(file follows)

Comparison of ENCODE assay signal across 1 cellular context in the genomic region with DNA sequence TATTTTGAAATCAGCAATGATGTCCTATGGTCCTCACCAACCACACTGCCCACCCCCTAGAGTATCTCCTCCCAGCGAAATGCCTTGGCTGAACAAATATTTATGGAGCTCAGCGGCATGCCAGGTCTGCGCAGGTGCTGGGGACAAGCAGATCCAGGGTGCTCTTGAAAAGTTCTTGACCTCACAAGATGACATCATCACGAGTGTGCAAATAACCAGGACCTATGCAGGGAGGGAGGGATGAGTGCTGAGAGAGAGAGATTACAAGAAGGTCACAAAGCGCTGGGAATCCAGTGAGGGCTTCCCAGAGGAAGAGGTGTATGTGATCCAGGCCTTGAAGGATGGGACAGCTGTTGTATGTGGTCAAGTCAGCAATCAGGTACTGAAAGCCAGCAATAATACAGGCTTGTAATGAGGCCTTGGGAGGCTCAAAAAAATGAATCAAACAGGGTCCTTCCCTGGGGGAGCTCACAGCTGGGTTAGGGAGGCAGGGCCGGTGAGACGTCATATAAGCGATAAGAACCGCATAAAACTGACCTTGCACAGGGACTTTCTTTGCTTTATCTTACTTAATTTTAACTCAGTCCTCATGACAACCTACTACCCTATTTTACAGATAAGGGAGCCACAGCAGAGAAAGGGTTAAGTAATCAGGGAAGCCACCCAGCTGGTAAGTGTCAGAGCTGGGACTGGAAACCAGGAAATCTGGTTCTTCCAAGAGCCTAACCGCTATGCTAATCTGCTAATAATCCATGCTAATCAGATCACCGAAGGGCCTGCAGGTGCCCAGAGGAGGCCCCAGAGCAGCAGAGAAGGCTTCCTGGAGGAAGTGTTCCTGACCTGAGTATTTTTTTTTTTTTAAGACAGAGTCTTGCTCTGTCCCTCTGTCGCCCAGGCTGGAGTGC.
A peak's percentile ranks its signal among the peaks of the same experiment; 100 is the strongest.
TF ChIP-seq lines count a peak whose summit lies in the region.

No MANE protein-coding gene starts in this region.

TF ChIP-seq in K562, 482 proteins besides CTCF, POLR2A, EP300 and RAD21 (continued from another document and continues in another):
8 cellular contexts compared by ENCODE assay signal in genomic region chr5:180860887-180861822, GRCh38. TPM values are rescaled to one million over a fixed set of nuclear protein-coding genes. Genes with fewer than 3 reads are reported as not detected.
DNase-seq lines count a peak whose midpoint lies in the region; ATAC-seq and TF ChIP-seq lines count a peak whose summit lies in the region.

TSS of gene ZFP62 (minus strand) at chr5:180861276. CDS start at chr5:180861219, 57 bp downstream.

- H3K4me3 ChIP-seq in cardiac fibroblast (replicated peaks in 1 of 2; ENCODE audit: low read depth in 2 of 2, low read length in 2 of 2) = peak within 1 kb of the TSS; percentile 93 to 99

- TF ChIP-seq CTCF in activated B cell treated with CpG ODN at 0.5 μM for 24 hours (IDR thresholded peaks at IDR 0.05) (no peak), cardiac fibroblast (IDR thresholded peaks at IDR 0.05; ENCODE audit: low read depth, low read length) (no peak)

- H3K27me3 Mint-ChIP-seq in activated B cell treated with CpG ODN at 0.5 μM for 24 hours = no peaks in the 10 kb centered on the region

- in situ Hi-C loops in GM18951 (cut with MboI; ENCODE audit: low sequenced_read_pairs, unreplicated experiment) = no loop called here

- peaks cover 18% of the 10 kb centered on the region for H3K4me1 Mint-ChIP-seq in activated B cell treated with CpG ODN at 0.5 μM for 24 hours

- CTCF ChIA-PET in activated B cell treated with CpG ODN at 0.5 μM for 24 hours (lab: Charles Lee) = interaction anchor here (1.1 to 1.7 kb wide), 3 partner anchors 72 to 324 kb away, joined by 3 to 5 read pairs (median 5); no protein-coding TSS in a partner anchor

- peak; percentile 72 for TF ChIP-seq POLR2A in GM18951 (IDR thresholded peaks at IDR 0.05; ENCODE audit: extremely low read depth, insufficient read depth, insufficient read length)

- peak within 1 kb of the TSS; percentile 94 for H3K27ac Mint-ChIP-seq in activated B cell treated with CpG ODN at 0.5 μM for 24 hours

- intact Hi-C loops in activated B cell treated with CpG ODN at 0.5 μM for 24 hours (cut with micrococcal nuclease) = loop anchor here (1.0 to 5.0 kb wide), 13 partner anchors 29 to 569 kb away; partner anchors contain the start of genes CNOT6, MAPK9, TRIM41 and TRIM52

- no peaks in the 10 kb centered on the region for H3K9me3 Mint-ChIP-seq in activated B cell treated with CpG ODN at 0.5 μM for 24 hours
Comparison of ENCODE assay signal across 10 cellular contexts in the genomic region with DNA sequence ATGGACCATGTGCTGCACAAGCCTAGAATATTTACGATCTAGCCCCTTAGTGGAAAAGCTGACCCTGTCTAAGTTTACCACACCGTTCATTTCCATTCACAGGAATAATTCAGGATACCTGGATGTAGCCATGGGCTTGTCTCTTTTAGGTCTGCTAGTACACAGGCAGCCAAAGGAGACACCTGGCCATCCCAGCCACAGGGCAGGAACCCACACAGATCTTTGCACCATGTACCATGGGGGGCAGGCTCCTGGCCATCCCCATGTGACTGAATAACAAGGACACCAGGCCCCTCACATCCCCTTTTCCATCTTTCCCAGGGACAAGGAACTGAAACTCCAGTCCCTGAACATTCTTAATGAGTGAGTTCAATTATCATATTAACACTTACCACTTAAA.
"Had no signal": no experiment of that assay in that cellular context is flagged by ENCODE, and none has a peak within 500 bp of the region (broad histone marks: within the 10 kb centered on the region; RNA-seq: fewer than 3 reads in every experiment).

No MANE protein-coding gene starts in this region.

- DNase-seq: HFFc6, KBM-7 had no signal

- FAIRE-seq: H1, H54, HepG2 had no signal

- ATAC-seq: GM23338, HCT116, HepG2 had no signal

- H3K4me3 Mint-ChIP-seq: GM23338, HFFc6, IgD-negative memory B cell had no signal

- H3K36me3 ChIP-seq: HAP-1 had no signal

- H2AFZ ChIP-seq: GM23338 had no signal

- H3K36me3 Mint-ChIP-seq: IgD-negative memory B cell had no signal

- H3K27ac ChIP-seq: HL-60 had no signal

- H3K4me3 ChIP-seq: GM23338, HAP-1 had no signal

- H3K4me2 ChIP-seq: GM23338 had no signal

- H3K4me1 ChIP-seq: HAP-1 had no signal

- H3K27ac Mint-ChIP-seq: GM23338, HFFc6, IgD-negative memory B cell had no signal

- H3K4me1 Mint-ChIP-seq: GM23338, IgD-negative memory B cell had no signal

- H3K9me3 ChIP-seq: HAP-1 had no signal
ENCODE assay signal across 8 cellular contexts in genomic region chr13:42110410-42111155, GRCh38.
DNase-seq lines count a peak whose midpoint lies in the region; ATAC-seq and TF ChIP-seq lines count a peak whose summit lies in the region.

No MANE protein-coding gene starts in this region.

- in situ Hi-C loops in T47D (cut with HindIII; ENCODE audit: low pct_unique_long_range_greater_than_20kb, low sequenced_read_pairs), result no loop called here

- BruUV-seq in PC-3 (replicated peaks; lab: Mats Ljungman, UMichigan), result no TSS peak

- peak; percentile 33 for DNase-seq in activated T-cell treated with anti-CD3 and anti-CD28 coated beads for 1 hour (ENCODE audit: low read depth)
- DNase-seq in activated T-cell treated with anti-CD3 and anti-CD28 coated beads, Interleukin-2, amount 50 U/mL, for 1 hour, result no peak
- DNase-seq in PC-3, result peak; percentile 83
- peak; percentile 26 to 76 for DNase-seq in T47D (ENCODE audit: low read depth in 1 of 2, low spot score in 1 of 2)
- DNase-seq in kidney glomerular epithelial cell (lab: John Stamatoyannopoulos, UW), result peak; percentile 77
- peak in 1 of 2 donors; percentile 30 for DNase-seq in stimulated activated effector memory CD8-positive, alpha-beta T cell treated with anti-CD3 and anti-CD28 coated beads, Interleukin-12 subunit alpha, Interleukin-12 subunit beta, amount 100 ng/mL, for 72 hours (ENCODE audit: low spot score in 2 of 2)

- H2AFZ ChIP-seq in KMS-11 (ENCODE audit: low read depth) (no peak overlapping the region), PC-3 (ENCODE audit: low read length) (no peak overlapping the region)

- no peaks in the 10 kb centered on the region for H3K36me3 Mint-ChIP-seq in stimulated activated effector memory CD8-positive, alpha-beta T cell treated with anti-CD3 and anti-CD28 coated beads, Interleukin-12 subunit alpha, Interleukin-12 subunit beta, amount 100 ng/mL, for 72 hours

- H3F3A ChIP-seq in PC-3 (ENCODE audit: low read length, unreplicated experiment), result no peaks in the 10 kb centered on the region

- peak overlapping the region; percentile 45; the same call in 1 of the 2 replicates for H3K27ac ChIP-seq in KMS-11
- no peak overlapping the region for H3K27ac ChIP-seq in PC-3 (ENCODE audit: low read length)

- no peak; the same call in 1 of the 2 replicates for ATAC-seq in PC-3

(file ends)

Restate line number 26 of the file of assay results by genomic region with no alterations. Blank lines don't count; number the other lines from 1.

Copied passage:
- H3K36me3 ChIP-seq: HAP-1 had no signal